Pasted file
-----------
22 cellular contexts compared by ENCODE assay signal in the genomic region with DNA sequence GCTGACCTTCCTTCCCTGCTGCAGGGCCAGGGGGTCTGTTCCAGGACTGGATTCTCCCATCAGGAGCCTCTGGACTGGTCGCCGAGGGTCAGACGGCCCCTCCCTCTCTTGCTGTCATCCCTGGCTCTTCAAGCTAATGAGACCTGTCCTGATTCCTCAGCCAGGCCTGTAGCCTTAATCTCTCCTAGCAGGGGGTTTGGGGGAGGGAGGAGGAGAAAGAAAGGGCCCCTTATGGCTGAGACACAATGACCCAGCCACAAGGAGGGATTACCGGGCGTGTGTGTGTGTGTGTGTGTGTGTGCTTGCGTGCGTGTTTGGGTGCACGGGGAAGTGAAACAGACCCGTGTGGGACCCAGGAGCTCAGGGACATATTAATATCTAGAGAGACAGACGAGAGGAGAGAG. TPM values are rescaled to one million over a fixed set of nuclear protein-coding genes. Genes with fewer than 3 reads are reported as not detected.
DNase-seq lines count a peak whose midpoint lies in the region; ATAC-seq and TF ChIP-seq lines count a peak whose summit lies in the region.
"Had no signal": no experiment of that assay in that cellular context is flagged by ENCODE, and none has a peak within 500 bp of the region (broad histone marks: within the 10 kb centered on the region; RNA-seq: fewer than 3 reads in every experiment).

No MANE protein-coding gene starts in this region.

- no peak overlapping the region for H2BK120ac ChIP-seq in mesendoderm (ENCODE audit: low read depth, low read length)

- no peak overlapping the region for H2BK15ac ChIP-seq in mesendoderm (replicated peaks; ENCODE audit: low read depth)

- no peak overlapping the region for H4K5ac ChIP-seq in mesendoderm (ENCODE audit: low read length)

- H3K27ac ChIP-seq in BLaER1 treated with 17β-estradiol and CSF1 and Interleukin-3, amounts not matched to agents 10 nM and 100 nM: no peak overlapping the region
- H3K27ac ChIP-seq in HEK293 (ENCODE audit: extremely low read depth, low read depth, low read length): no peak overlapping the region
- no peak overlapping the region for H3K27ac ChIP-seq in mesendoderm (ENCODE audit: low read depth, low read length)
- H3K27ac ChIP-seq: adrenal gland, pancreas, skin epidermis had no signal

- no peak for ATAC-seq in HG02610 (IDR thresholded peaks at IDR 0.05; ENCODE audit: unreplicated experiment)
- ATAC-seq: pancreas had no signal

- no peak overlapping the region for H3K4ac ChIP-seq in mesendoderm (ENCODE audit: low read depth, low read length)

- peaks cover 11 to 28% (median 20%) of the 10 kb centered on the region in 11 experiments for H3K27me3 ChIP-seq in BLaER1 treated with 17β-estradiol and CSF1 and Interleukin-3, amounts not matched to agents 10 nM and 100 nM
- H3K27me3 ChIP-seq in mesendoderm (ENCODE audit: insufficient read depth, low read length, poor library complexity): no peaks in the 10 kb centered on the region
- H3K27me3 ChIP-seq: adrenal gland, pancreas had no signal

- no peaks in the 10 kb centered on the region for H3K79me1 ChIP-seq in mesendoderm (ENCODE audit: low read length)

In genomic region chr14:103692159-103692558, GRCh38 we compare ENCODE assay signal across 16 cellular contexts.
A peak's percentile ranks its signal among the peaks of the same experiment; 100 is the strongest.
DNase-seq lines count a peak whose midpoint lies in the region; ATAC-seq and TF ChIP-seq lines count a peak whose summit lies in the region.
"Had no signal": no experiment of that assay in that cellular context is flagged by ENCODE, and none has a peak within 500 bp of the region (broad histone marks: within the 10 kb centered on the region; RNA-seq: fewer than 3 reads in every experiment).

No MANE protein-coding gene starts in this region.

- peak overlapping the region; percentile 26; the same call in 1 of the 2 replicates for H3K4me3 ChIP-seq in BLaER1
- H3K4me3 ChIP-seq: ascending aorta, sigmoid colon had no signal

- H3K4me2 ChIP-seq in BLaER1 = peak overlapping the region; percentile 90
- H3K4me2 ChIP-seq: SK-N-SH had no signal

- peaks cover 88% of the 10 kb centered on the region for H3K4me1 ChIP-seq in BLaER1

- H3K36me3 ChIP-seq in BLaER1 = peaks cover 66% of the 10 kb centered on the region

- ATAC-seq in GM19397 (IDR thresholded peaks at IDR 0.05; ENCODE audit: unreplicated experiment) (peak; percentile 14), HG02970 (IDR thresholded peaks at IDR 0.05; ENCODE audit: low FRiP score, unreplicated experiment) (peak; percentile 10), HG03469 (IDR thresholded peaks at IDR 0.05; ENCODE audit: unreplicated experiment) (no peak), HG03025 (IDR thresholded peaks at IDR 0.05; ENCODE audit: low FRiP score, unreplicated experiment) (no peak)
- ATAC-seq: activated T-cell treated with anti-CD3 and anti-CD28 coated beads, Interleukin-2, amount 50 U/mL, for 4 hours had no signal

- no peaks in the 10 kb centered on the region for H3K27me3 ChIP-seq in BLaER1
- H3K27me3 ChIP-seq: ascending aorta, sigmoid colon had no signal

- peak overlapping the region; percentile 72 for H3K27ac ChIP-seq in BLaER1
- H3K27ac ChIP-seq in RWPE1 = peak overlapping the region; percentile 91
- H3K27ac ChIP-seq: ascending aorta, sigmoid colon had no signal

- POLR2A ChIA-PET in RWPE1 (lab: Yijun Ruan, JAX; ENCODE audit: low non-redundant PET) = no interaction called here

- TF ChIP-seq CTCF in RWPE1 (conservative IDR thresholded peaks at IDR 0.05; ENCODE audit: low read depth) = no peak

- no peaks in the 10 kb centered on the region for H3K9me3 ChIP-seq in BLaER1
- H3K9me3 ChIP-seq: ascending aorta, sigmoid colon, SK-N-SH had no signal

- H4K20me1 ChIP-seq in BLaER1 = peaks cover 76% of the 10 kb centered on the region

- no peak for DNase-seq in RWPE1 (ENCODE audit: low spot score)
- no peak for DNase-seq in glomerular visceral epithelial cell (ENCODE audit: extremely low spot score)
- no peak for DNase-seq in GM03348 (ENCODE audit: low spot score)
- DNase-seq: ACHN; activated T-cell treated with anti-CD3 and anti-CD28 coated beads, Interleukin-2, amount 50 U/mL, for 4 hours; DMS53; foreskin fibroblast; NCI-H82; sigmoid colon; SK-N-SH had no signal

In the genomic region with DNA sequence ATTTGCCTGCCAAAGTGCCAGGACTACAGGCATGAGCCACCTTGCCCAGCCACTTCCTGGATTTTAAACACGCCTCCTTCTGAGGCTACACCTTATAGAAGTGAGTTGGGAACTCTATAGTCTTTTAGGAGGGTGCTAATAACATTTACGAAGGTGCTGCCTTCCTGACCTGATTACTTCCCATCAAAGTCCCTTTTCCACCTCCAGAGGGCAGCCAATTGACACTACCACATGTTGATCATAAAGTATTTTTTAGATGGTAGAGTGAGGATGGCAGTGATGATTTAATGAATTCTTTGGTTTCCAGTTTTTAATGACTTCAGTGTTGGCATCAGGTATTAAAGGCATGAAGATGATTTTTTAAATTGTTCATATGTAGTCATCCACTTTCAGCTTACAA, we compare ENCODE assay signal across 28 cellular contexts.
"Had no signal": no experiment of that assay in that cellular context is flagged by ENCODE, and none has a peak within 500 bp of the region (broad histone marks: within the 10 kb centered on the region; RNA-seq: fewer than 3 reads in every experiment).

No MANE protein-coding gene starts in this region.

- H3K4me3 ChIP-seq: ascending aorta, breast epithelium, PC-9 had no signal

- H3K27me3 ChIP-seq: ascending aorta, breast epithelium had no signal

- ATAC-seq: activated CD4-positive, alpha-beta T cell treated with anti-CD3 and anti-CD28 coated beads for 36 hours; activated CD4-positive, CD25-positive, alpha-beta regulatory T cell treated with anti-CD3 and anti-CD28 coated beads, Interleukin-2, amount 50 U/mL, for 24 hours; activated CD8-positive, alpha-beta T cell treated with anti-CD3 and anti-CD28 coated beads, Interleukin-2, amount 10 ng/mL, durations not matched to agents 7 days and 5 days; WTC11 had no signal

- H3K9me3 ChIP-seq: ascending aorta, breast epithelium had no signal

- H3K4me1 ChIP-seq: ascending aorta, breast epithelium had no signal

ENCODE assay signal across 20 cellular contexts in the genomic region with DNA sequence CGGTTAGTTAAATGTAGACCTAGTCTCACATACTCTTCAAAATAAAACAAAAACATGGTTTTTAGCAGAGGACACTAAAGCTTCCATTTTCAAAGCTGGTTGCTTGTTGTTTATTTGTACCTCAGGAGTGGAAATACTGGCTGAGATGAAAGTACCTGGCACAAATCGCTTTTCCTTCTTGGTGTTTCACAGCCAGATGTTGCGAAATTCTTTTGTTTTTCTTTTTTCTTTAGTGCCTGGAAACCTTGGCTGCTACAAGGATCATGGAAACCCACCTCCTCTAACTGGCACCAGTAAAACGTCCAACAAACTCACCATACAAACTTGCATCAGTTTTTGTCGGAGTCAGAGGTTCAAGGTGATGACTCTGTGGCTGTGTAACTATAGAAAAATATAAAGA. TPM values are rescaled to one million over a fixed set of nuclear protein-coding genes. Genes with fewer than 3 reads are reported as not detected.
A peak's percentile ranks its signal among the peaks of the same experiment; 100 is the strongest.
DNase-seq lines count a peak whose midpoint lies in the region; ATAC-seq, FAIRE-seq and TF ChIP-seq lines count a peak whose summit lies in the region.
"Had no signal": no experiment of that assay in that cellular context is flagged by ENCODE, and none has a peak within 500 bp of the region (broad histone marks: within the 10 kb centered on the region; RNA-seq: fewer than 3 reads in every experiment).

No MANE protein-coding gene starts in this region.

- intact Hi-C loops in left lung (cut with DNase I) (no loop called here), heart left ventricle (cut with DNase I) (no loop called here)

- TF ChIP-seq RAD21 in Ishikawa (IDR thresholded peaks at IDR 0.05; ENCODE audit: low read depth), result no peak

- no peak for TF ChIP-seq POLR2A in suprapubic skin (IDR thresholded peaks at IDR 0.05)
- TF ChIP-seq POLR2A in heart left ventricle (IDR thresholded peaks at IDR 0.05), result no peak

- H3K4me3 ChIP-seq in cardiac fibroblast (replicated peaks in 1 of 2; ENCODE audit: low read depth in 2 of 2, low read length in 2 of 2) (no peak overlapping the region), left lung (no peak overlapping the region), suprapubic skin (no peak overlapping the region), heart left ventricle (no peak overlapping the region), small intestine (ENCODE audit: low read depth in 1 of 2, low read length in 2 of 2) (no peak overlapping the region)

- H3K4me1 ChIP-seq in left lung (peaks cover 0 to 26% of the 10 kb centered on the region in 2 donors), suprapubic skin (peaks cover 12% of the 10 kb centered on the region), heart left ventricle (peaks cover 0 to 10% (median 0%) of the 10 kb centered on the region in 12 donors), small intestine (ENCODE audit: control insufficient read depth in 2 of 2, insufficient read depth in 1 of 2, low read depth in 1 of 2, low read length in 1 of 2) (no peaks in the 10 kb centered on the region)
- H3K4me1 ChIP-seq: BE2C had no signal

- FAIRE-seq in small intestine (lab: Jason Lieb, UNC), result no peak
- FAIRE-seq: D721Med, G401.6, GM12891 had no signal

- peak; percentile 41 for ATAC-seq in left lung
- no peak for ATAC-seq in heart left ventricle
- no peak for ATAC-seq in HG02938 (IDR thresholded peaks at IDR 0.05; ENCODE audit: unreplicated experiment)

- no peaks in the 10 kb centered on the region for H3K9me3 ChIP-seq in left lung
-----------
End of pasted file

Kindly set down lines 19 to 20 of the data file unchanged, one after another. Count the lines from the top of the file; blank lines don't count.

In genomic region chr14:103692159-103692558, GRCh38 we compare ENCODE assay signal across 16 cellular contexts.
A peak's percentile ranks its signal among the peaks of the same experiment; 100 is the strongest.